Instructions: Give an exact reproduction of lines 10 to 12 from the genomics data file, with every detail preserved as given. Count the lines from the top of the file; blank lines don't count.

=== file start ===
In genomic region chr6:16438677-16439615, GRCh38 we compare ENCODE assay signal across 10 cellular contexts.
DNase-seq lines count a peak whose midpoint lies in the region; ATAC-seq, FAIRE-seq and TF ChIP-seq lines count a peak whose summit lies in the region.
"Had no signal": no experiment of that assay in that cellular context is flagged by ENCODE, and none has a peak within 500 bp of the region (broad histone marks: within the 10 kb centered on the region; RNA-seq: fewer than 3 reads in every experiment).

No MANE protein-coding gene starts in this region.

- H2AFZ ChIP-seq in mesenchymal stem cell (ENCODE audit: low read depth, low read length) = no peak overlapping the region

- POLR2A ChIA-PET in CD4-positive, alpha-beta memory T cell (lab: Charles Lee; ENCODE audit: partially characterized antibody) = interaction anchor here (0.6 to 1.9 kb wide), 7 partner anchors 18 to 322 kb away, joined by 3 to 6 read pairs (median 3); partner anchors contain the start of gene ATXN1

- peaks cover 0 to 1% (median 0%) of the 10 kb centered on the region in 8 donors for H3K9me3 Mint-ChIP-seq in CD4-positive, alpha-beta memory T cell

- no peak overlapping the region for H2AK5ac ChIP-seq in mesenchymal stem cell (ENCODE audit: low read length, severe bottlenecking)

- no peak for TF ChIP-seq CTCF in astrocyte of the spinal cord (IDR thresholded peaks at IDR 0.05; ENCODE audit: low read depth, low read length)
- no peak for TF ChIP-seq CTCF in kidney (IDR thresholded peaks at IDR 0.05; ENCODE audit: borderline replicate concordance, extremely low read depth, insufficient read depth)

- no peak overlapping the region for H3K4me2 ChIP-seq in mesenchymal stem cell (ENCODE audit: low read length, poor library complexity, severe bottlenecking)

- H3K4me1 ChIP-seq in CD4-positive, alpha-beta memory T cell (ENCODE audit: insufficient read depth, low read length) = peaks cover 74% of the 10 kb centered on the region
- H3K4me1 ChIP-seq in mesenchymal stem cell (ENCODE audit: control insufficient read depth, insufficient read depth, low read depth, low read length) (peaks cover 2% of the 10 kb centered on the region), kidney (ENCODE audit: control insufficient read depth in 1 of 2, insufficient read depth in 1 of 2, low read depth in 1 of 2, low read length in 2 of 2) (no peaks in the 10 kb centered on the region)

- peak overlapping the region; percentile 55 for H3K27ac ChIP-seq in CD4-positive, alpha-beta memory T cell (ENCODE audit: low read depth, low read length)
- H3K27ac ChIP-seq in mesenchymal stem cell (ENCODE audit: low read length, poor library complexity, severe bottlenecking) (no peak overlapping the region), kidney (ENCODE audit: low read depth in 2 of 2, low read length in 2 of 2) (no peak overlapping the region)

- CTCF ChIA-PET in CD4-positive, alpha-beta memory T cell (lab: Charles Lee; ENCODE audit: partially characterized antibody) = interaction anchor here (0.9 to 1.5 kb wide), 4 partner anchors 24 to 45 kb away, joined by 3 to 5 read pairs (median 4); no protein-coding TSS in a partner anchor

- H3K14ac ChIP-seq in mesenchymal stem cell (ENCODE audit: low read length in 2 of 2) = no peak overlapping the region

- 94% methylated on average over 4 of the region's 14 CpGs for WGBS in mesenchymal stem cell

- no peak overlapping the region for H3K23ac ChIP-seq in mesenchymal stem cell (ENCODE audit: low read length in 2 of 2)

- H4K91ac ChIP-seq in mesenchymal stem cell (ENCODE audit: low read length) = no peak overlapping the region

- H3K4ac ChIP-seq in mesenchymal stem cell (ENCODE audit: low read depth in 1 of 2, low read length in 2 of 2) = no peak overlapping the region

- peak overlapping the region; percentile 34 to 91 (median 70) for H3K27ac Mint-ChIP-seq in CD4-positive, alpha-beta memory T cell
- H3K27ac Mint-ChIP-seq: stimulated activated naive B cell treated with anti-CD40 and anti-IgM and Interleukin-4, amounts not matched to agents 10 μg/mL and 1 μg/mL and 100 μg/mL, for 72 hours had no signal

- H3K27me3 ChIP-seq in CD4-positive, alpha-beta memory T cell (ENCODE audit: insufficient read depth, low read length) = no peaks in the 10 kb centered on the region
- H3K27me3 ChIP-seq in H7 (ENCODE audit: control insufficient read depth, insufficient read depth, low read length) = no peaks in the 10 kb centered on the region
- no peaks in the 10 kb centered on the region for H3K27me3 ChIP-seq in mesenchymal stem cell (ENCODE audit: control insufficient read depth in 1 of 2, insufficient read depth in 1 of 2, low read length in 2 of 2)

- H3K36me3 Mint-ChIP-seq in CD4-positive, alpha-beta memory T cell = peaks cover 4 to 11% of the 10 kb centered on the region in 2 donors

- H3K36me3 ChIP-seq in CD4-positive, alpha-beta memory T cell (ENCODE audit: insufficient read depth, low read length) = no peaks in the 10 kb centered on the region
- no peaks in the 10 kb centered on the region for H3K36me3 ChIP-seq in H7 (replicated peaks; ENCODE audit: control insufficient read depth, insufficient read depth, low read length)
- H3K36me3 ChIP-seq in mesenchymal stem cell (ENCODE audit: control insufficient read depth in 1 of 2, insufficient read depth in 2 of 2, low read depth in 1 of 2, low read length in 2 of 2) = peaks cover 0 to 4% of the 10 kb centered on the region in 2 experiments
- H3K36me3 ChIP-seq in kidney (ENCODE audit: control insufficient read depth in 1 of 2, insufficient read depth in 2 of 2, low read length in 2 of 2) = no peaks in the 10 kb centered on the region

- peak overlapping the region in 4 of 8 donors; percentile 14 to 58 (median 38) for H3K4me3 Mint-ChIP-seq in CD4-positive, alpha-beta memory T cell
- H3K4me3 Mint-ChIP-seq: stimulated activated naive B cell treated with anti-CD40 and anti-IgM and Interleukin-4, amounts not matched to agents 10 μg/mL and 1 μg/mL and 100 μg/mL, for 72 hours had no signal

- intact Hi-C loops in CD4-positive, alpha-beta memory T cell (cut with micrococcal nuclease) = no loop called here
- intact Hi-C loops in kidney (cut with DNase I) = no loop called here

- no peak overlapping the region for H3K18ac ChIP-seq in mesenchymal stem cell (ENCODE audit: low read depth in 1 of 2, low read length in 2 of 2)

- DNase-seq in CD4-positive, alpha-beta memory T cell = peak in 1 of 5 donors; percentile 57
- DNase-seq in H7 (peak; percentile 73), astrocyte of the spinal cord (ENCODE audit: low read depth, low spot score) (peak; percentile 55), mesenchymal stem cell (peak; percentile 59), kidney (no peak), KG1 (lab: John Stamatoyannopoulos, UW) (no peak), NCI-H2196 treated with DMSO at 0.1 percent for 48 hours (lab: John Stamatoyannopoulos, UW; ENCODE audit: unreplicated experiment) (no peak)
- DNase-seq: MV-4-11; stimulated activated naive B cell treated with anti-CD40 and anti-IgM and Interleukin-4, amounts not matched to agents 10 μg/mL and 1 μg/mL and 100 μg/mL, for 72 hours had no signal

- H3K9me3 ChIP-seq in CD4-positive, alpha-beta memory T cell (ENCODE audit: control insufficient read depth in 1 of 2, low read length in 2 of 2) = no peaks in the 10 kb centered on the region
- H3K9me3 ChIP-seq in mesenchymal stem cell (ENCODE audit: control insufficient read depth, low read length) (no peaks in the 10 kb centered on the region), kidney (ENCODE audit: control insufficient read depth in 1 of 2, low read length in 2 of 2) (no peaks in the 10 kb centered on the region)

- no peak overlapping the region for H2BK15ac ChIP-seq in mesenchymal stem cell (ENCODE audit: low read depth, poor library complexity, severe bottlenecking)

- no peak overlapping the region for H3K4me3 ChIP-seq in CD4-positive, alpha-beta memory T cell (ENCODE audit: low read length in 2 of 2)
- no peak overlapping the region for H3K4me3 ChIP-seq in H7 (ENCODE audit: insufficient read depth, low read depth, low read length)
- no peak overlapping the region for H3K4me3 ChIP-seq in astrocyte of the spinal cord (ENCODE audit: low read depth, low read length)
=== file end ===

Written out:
- no peak for TF ChIP-seq CTCF in kidney (IDR thresholded peaks at IDR 0.05; ENCODE audit: borderline replicate concordance, extremely low read depth, insufficient read depth)

- no peak overlapping the region for H3K4me2 ChIP-seq in mesenchymal stem cell (ENCODE audit: low read length, poor library complexity, severe bottlenecking)

- H3K4me1 ChIP-seq in CD4-positive, alpha-beta memory T cell (ENCODE audit: insufficient read depth, low read length) = peaks cover 74% of the 10 kb centered on the region